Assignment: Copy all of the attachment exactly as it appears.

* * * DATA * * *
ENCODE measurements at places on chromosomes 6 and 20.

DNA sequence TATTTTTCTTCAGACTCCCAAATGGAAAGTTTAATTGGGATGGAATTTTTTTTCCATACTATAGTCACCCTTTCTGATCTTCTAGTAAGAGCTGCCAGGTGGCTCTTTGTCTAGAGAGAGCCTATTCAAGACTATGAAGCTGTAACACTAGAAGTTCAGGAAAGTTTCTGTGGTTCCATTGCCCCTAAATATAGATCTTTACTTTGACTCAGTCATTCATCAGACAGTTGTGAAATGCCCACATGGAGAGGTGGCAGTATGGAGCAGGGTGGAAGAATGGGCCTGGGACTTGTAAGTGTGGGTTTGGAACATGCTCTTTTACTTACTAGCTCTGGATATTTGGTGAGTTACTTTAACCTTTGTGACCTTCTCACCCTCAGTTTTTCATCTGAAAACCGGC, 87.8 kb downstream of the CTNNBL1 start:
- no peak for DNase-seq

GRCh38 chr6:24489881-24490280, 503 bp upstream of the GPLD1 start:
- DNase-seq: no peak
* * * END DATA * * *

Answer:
ENCODE measurements at places on chromosomes 6 and 20.

DNA sequence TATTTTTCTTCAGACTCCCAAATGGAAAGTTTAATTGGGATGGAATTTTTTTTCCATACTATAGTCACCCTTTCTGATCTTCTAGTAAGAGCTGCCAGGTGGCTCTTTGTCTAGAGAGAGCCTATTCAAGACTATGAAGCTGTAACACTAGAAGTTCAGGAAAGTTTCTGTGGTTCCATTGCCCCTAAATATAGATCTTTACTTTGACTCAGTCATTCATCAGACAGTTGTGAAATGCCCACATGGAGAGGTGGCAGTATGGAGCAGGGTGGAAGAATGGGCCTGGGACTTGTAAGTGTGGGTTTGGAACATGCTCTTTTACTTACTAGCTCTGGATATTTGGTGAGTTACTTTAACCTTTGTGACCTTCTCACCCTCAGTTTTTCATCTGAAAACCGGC, 87.8 kb downstream of the CTNNBL1 start:
- no peak for DNase-seq

GRCh38 chr6:24489881-24490280, 503 bp upstream of the GPLD1 start:
- DNase-seq: no peak